A Quick Guide to Assumable Loans

By: Andy Evans

When evaluating prospective Commercial Real Estate opportunities, investors initially look at location, physical asset, and rents. If everything pencils, financing assumptions are the next step in making or breaking a deal. When considering debt, the investor has two options:
1. Secure new debt
2. Assume the existing debt
If the seller of the property has a pre-negotiated loan assumption right or the lender agrees to add one, potential buyers have the option to assume that loan. In this scenario, the buyer steps into the shoes of the seller and assumes all loan obligations.
Several types of loans are assumable, including most Fannie Mae, Freddie Mac, HUD multifamily, and CMBS loans. Some bank and life company loans may also be assumable, depending on the individual lender.
With lender originations down and high interest rates, loan assumptions are a creative way to get a deal across the finish line. Below is a list of potential benefits for the buyer and seller respectively:
1. Attract more buyers with better terms
2. Lower cost of sale; avoid prepayment penalties associated with current loan
1. Lower interest rate than the current market rates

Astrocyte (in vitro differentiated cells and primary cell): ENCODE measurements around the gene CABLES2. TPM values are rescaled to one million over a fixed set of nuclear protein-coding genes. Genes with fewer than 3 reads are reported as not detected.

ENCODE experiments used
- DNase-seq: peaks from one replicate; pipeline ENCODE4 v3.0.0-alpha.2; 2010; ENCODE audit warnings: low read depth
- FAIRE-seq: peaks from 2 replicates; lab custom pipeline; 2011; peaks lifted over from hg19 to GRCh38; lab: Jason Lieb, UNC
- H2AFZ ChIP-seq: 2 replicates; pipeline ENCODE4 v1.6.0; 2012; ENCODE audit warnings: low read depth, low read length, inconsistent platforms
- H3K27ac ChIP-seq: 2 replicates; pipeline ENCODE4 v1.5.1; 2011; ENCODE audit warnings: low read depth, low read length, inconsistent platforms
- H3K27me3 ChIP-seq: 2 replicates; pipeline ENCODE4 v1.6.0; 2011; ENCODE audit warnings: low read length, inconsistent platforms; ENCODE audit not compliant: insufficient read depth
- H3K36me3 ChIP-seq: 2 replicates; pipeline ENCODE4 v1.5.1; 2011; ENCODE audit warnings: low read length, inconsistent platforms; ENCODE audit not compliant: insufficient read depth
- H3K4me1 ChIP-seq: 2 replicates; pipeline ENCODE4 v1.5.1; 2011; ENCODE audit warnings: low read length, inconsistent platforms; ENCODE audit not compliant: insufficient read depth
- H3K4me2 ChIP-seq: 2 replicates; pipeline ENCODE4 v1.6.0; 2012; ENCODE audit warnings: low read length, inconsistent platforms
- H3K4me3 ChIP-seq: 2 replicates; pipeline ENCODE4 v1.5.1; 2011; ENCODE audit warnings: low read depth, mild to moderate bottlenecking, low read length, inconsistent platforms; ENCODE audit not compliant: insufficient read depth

2. Fewer lender fees
3. Fewer third-party report costs
Once the assumable loan has been determined to make sense for the transaction, it is crucial for the buyer to perform their due diligence and identify any existing loan covenants that could impact them moving forward.
Two potential covenants to look out for:
1. Servicer may require the LTV ratio of the property to remain the same as it was at the origination of the loan. This covenant will prompt the lender to require a new appraisal. If the value of the property has dropped, the borrower may have to place a sizable amount of money in a reserve account that artificially lowers the LTV for the duration of the loan (This locks up additional buyer equity and can hurt the deals IRR).
2. Servicer may have the right to take over property cash flow if the debt-service-coverage ratio falls below a stated l level, or if a major tenant ends a lease (Roughly 70% of CMBS loans have this covenant).
At Tauro, we have seen numerous assumable loan opportunities this past year and can attribute a number of our successful closes to this creative strategy during a turbulent time in the capital markets.